This news release contains forward-looking statements that include statements regarding the performance capabilities and benefits of the Helios NanoLab 450 F1 DualBeam systems. Factors that could affect these forward-looking statements include but are not limited to failure of the product or technology to perform as expected and achieve anticipated results, unexpected technology problems and challenges, changes to the technology, the inability of FEI, its suppliers or project partners to make the technological advances required for the technology to achieve anticipated results, the inability of customers to develop and deploy the expected new applications and our ability to manufacture, ship and deliver the tools or software as expected. Please also refer to our Form 10-K, Forms 10-Q, Forms 8-K and other filings with the U.S. Securities and Exchange Commission for additional information on these factors and other factors that could cause actual results to differ materially from the forward-looking statements. FEI assumes no duty to update forward-looking statements.
For more information, please click here
For more information contact:
MindWrite Communications, Inc
+1 408 224 4024
(investors and analysts)
+1 503 726 7710
Copyright © FEI CompanyIf you have a comment, please Contact us.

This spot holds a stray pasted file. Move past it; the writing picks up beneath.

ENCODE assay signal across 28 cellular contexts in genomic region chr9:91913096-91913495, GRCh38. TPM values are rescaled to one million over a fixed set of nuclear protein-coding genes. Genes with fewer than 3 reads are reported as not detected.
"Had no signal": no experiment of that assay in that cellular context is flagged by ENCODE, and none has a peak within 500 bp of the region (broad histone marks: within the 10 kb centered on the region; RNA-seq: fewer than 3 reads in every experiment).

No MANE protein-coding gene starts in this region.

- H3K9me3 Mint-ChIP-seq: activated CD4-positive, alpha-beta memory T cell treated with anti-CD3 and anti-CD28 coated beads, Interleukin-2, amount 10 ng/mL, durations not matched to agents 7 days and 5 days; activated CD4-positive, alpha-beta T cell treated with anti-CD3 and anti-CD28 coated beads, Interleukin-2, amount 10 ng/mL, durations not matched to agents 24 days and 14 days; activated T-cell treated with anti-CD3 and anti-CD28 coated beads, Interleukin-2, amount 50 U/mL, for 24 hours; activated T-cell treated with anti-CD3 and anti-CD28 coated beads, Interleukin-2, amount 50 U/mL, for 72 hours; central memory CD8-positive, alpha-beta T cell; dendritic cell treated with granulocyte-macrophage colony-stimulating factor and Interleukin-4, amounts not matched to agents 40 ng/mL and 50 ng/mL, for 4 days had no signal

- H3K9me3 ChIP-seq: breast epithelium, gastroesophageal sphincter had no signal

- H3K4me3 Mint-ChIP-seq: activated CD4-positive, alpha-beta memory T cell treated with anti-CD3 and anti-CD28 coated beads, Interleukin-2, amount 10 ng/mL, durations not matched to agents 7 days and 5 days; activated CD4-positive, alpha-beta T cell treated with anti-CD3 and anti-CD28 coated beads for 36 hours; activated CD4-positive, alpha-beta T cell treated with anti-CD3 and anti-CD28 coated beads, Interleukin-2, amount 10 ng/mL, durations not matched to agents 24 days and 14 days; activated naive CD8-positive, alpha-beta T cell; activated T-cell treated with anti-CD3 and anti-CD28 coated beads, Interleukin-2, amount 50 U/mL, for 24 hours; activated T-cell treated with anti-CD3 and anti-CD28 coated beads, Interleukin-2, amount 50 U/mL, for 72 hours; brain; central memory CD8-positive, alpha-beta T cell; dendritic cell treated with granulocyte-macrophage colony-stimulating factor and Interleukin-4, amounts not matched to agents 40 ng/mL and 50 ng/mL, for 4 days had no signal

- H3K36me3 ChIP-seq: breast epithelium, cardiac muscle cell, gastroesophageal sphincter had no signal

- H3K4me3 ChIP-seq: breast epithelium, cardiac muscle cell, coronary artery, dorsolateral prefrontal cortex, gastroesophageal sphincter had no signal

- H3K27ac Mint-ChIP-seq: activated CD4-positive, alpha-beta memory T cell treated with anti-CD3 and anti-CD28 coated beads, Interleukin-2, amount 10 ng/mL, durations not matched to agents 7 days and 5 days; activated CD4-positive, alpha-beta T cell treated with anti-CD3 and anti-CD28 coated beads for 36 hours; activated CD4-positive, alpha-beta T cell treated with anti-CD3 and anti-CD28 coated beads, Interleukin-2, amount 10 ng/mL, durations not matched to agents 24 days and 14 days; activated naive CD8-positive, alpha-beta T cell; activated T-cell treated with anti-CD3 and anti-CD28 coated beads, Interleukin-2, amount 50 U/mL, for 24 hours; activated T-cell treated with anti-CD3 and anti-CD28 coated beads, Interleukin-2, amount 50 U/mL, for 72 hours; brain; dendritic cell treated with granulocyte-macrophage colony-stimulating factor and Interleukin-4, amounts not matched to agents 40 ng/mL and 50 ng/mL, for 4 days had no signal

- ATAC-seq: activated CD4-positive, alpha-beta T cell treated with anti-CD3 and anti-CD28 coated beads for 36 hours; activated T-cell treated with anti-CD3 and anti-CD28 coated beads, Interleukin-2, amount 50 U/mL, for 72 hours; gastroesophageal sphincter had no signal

Issuers of news releases, not 7th Wave, Inc. or Nanotechnology Now, are solely responsible for the accuracy of the content.
|Related News Press|
News and information
Graphene under pressure August 26th, 2016
New approach to determining how atoms are arranged in materials August 25th, 2016
Graphene under pressure August 26th, 2016
50 years after the release of the film 'Fantastic Voyage,' science upstages fiction: Science upstages fiction with nanorobotic agents designed to travel in the human body to treat cancer August 25th, 2016
University of Puerto Rico and NASA back in the news – XEI reports August 23rd, 2016
Spider silk: Mother Nature's bio-superlens August 22nd, 2016
New flexible material can make any window 'smart' August 23rd, 2016
Industrial Nanotech, Inc. Provides Shareholder Update August 22nd, 2016
Let's roll: Material for polymer solar cells may lend itself to large-area processing: 'Sweet spot' for mass-producing polymer solar cells may be far larger than dictated by the conventional wisdom August 12th, 2016
Quantum dots with impermeable shell: A powerful tool for nanoengineering August 12th, 2016